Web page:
I’ve known S for over 20 years. When I first met her, she was 17, but pretended to be a decade older – and she could easily have passed for 27. Faking her age made it easier to explain the fact that she had two children of school age. The children’s father, she said, had left, but visited regularly. As I got to know her over the years, the truth slowly emerged. Growing up in a Hindu home, she had been raped at age 11 by an “Uncle” (note, every older person in Indian culture is an Uncle or Auntie), and became pregnant. Refusing to bring “shame” on the family, her parents kept the situation quiet, and if any blame was cast, it was at S, not the abuser.
Having established her status as a “slut”, S became the regular sex toy for her older brother. Age 13, she allowed her original abuser to impregnate her a second time, in the hope that he might take her as a wife, or at least mistress, and end her pariah status – but he was married, and did not. Within her home, S had to endure the growing wrath and hatred of her mother, who blamed her for damaging the family name. She was eventually, with her children, cast out, and ended up as a single parent in a council flat.
She avoided Indian men as much as she could; whenever she befriended one who learned of her lonely and vulnerable status, she again fell pray to abuse. Westerners who idealise “traditional” societies, where respect is always due to elders, fail to understand that this power in the hands of “uncles” is a recipe for sexual abuse. The formula that states the elder must never be challenged by the younger is one that creates countless victims of rape.
India’s dirty little secret had largely been overlooked in the wider world until the recent horrific gang rape and murder of a Delhi student that shocked the world. The fact that a gang of young men could repeatedly rape and beat a woman on a bus for an hour, before throwing her into the street, indicates that they expected to get away with their crime – but they failed to realise that the world has changed in a fundamental way. The Internet, and social media, put their actions under a national and global spotlight, and India, and the world, recoiled in disgust, embarrassing Indian authorities into taking action. Indians demonstrated against corrupt and incompetent officials who have always allowed such crimes to be dealt with quietly, or not at all. They were met with the standard Indian state response: water cannon and batons.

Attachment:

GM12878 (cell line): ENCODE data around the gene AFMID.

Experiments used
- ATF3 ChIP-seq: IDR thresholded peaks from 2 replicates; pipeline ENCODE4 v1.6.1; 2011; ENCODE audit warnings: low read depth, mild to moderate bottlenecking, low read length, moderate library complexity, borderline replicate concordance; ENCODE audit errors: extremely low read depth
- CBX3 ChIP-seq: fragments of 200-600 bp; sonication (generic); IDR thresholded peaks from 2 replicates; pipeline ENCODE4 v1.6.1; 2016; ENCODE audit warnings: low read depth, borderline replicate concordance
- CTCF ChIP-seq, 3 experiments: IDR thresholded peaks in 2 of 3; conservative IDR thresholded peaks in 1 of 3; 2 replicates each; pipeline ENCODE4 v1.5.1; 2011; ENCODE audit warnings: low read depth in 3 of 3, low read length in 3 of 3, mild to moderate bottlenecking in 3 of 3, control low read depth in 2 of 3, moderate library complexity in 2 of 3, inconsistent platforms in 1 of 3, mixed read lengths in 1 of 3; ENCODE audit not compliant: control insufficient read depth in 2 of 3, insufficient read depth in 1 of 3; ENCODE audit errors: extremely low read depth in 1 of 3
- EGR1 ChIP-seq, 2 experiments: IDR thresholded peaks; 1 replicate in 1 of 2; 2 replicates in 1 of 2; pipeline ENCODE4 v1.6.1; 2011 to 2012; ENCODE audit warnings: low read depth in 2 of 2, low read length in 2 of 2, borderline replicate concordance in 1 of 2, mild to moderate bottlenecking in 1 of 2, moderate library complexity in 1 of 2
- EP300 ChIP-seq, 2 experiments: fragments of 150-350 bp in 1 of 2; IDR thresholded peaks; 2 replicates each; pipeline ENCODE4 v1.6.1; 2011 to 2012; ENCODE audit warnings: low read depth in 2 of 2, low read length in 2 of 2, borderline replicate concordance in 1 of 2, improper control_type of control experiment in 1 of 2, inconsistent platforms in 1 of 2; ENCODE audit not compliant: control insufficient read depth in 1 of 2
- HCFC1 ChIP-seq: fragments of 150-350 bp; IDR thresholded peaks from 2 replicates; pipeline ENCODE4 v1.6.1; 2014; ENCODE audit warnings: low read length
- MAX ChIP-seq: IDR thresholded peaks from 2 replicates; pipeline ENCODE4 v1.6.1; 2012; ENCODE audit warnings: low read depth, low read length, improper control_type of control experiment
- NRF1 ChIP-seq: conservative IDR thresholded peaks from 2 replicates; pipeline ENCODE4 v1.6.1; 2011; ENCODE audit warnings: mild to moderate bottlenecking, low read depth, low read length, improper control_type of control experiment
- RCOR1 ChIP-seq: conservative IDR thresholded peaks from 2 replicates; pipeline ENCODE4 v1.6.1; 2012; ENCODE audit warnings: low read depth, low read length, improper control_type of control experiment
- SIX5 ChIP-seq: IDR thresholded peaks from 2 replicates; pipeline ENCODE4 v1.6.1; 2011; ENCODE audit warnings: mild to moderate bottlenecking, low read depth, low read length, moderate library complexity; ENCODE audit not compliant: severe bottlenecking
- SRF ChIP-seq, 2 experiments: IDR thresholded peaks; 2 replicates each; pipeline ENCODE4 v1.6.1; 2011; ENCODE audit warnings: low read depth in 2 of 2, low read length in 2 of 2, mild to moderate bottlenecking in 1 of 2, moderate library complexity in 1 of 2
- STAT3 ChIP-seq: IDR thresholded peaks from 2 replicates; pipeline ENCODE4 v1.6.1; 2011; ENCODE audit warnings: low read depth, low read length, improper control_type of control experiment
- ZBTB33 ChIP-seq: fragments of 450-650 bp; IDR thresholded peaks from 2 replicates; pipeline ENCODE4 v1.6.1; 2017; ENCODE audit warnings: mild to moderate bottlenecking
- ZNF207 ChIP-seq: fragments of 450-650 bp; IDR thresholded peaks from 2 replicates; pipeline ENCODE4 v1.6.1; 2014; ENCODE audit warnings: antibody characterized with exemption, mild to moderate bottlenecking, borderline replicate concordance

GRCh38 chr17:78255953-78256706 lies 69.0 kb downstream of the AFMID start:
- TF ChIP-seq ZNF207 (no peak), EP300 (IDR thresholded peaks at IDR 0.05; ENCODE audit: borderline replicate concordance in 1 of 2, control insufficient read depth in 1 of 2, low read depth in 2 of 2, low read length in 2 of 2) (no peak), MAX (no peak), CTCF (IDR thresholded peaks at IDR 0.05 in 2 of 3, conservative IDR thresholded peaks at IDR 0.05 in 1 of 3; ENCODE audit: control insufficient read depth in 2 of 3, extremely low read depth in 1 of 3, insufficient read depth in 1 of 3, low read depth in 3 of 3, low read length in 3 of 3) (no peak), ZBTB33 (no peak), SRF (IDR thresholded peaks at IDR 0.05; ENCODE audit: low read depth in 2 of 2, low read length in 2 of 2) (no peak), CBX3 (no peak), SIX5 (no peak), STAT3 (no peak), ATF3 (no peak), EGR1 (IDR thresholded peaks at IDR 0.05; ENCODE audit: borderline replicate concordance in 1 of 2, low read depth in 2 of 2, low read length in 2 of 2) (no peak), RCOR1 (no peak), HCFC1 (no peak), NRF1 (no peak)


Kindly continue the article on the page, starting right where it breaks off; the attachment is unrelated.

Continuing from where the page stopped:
Amidst all the noise, there is a notable silence: there is a loud, organised online community of Islamophobes that revels in reporting every horror that takes place at the hands of Muslims. These people form a broad alliance of propagandists who know that by amplifying some events, and ignoring others, a picture of “Muslim barbarity” can be painted. These people range from European and American fascists and Zionists to – yes – Hindu nationalists in India. I watch many of these people on Twitter, and their network is always ready to mention a rape in Pakistan, a stoning in Saudi Arabia, a stabbing in France, if the perpetrator is of Muslim background. But in my observation, none of these commentators, whether English Defence League supporters in the UK, Pamela Geller’s American hate network, or Israeli Arab-haters, have had anything to say about the Indian case.
Many of the Muslim-haters pose as secularists and human-rights advocates; yet their silence on “non-Muslim” events, from the Delhi rape to the rape and bloodshed in the Congo, to the mass slaughter and rapes of Tamils in Sri Lanka gives the lie to these labels. In their campaign to paint Muslims as Untermench, fascists, Zionists and Hindu nationalists provide shelter for barbarity. In pretending that Hindus are somehow more human than Muslims, they give cover for Hindu rape and violence. According to their narrative, a rape victim in Kabul is more worthy than one in Delhi. The British victim of sexual abuse by a Pakistani immigrant deserves a mention, but the victim of a white British person does not. An “honour killing” in Yemen must be endlessly mentioned on Twitter, but one in India must be ignored.
In their careful selection of victims, the Islamophobes are apologists for the sexual violence that they ignore. By deeming most rapes as unworthy of mention, these people become apologists for rape. It is heartening that India has recently taken a tentative step towards accepting the huge scale of sexual abuse in that country. And it’s shameful that many people have declined to talk about it, for fear of weakening their crusade against Muslims.